Assassins

assassins

Source: facebook.com/rtcduluth

This previous weekend, I had the utter pleasure of joining Jill of Cherry and Spoon and Carol and Julie from Minnesota Theater Love for a little theater road trip to Duluth. Along with lots of delicious food, local brews, and local tunes, we attended Renegade Theater’s production of Stephen Sondheim’s Assassins in the lovely Zeitgeist Arts Space.

Full disclosure – I have wanted to see Assassins for years. It’s come up in a number of ways and might be the one thing that links all the different hats I wear in the theater world. It’s a dramaturg’s dream and incredibly inspiring as a playwright and I was elated to see it being done in Minnesota (with the added benefit of it being in Duluth. Because who doesn’t love an excuse to spend a weekend in Duluth?).

I was not disappointed. This dark, fierce, and wildly funny show traverses a strange territory – a carnival outside of time where eight successful and would-be presidential assassins meet in a shooting gallery to share their stories – often through the eyes of a character known only as the Balladeer – and questions what it means to win and lose, succeed and fail, and strive for the American Dream in a world of myths. At the heart of this is a dark, frightening root that doesn’t waver from the violence and cruelty of the assassins’ acts. But with Sondheim and book writer John Weidman’s skill, this musical unfolds to be a very different beast than one that just focuses on how the killing occurred or trying to understand why the killing happened, ala a few History Channel documentaries I’ve tried to sit through (you know the one. Where they try and tell you John Wilkes Booth didn’t really die and he spent the rest of his life on a plantation in the South. Tell me one of you knows what I’m talking about). This doesn’t try to understand or empathize. It doesn’t try to forgive or explain away their actions. At the end of the show, they are still killers. But they are killers that look an awful lot like us.

Renegade did marvelous work with a very difficult show. There’s a lot of moving parts and only 90 minutes to reveal them all in. Andy Bennett is wonderfully compelling and persuasive as John Wiles Booth, Joe Cramer is a beautifully moving Czolgosz (especially in a moment in which Czolgosz describes his work making bottles in a factory), Nathan Payne is equally funny and frightening in his portrayal of Charles Guiteau, and Emily Bengston and Mary Foxy share a wonderful show-stealing scene with their interactions as Squeaky Fromme and Sara Jane Moore (respectively). Jack Starr (Proprietor), Abe Curran (Balladeer), Alec Schroeder (Giuseppe Zangara), Matais Valero (John Hinckley), and Matt Smith (Sam Byck) are also great, leading us on the uncomfortable, down the rabbit hole-like path where things no longer look as clear and certain as they did at the start. Ensemble members Ole Dack, Kendra Carlson, Tonya Porter, and Kyle McMillan are also fantastic. With a strong band that dives into the unusual harmonies and shifting tempos led by Patrick Colvin, this performance did a marvelous job capturing the nuances and complexities in this script (however, I have to admit, I was not a fan of the intermission. I love the drive through to a climatic end and the 10 minute break threw me off).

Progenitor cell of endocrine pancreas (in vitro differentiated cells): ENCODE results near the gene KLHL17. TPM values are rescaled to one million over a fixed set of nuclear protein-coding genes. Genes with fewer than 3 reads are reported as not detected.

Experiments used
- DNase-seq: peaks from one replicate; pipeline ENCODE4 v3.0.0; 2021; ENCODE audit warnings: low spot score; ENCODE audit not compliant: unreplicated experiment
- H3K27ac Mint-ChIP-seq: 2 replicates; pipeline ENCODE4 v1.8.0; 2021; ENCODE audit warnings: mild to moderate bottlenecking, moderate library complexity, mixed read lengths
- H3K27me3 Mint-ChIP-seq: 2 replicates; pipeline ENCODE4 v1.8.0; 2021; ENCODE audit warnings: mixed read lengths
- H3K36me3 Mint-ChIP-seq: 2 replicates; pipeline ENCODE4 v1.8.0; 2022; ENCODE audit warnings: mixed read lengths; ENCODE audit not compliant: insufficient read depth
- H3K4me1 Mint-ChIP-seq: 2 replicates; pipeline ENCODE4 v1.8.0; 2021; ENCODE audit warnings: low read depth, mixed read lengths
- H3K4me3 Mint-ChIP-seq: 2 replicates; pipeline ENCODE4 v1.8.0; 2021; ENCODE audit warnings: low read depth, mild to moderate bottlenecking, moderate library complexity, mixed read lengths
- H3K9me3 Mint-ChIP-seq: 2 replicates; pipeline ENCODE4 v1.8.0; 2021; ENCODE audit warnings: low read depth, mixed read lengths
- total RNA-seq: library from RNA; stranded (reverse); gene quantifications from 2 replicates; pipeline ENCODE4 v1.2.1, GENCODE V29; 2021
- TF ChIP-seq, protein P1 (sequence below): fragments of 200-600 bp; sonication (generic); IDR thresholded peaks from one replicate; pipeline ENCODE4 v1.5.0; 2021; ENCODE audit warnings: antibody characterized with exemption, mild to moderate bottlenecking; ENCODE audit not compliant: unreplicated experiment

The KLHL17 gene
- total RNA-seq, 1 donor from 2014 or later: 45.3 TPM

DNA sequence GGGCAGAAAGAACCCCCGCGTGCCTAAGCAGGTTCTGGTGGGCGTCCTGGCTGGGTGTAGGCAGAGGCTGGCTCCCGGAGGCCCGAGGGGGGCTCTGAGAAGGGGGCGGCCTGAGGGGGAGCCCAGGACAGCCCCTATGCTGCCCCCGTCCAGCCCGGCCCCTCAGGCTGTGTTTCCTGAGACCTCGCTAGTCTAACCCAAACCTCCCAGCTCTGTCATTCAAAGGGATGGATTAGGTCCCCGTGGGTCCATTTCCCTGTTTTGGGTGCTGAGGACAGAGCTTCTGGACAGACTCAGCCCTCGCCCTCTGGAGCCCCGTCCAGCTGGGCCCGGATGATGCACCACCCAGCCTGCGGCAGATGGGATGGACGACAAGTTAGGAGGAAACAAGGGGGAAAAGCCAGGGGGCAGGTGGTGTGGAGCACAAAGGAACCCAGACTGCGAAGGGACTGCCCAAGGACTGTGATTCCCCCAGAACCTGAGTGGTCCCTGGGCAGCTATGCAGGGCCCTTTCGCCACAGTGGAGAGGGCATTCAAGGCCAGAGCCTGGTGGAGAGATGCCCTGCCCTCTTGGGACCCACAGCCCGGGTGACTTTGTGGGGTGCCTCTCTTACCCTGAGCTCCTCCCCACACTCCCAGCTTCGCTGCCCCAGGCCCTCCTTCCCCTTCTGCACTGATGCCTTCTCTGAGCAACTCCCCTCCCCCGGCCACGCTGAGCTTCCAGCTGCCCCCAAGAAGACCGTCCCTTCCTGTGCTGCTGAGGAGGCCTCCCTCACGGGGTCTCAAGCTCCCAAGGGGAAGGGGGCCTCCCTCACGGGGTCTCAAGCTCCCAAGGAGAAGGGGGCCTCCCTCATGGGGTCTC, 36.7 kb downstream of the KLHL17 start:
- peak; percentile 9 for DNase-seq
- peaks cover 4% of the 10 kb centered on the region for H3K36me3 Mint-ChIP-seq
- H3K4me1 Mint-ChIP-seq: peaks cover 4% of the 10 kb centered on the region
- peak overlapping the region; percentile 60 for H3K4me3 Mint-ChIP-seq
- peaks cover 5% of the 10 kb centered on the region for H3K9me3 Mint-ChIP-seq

Unless you’re a fanatic like me (or really, really well-versed in your presidential history), there’s a lot of assassins you won’t have heard of before in this performance. Most of us only know Booth and Oswald and, until I took a class in college that introduced me to this show and Sam Byck, I only knew those two as well. One reason I love this musical is because it presents to us history we all think we know – and shows us how much more there is to it, not just what we think we know, but what we don’t know and what cannot be known. And if you’re looking to learn more about the assassins (as I was after I first heard about the show) then there’s some really great books out there to help you out such as American Assassins by James W. Clarke, Destiny of the Republic by Candace Millard (on the assassination of Garfield), and The President and the Assassin by Scott Miller (on the assassination of McKinley). (These are just a few I’ve read. I’m continually looking for more, especially since I’d love to dramaturg this show. Hell, I’d love to direct it too.)

As a playwright, I’ve been thinking about what makes theater different and what can be done onstage that can’t be done in a book or a poem. Setting the story in a shooting gallery is something that works best visually and audibly, with the flashing lights, the targets with images of presidents on them, and sounds of gunshots. Theater can play with time and space and allow this upside-down place where assassins come together from all different times and make an argument for their perspective. This show takes on an added weight in the midst of a discussion on gun violence (especially in “The Gun Song”) and argue that guns don’t right wrongs – but there’s still a belief that that can and will.

I’m so happy to have seen Renegade’s work and I look forward to seeing their performances in the future (I see from their webpage that I missed Murder Ballad and [title of show] which kind of breaks my heart). I’m excited to see what their next season might bring – and possibly another theater road trip.

 

Assassins is written by Stephen Sondheim and John Weidman and directed by Katy Kelbacka. It is playing now through September 17th at Duluth’s Teatro Zuccone in the Zeitgeist Arts Space. Ticket and show information can be found at Renegade Theater’s website.